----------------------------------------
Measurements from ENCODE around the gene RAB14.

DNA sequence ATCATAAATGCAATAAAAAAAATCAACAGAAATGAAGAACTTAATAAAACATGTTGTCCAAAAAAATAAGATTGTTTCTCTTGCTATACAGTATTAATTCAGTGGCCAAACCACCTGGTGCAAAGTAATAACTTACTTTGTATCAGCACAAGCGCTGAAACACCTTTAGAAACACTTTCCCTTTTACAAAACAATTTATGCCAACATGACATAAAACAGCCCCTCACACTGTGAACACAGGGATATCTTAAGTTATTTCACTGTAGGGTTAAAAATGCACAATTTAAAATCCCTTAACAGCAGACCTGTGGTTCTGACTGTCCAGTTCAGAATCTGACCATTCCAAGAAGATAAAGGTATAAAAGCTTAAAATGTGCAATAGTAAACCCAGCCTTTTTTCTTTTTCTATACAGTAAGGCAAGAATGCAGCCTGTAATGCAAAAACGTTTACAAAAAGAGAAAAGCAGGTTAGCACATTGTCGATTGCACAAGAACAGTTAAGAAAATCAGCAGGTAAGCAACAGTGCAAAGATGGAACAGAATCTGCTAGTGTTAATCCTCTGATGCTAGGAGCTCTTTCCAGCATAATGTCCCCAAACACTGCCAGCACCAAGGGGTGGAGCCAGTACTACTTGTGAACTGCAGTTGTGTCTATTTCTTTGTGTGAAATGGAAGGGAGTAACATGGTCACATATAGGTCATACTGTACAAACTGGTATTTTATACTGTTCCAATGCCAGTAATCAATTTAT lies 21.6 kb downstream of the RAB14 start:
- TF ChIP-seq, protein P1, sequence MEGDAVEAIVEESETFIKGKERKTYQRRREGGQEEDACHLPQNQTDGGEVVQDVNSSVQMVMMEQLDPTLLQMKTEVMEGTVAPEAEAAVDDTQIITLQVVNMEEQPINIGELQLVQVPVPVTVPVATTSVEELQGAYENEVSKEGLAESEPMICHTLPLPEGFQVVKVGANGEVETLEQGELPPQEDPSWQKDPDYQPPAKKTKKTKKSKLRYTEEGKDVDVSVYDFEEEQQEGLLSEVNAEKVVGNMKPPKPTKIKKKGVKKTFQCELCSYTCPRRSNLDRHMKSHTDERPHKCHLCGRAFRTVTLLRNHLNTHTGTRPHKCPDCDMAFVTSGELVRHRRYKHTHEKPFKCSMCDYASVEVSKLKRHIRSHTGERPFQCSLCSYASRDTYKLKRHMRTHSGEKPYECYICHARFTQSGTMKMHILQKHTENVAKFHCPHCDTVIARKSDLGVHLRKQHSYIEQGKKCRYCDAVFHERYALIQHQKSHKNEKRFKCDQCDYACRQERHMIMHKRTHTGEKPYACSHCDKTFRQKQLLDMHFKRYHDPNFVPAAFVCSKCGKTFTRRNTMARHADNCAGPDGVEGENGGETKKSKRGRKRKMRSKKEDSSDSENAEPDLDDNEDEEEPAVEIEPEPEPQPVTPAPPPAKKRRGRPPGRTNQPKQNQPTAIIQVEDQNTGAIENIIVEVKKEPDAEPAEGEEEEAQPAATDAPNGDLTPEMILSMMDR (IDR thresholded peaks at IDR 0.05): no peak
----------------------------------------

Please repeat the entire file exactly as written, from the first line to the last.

Measurements from ENCODE around the gene RAB14.

DNA sequence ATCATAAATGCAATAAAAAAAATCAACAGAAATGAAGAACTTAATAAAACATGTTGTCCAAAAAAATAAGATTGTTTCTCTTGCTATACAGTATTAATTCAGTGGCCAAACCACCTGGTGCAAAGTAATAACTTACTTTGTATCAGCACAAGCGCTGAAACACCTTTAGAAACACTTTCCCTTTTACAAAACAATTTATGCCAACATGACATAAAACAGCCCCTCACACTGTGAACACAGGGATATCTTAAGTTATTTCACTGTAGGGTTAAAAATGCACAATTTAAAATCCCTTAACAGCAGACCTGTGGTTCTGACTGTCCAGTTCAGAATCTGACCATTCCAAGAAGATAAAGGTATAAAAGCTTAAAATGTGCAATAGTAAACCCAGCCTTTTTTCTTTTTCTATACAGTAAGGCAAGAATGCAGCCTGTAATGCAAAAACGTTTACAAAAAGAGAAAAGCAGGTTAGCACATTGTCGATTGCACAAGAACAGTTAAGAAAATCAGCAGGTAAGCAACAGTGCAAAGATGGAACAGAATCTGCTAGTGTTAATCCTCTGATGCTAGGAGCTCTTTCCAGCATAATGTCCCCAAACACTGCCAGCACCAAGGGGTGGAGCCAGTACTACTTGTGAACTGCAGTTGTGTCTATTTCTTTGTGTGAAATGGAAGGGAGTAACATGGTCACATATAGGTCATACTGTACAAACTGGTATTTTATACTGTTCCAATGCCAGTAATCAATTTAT lies 21.6 kb downstream of the RAB14 start:
- TF ChIP-seq, protein P1, sequence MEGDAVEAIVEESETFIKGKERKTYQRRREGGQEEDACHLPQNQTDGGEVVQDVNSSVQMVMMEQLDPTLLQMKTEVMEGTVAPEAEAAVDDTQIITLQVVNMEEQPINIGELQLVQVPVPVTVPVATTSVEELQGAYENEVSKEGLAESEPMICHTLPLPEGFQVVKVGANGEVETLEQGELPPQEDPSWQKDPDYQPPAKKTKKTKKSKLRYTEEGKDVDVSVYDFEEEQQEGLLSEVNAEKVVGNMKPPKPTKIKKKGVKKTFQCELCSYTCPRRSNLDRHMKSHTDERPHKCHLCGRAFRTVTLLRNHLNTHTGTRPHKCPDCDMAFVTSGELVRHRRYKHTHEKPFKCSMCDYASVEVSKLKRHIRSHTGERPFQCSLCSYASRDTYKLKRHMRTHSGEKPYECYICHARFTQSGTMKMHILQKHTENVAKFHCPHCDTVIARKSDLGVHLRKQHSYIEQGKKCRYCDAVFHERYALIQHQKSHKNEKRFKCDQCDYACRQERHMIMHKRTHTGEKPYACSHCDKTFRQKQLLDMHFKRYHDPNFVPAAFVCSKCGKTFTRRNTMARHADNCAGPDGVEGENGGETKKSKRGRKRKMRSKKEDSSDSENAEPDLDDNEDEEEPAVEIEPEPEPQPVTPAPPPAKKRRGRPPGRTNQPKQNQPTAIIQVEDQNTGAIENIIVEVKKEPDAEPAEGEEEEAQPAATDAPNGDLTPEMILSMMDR (IDR thresholded peaks at IDR 0.05): no peak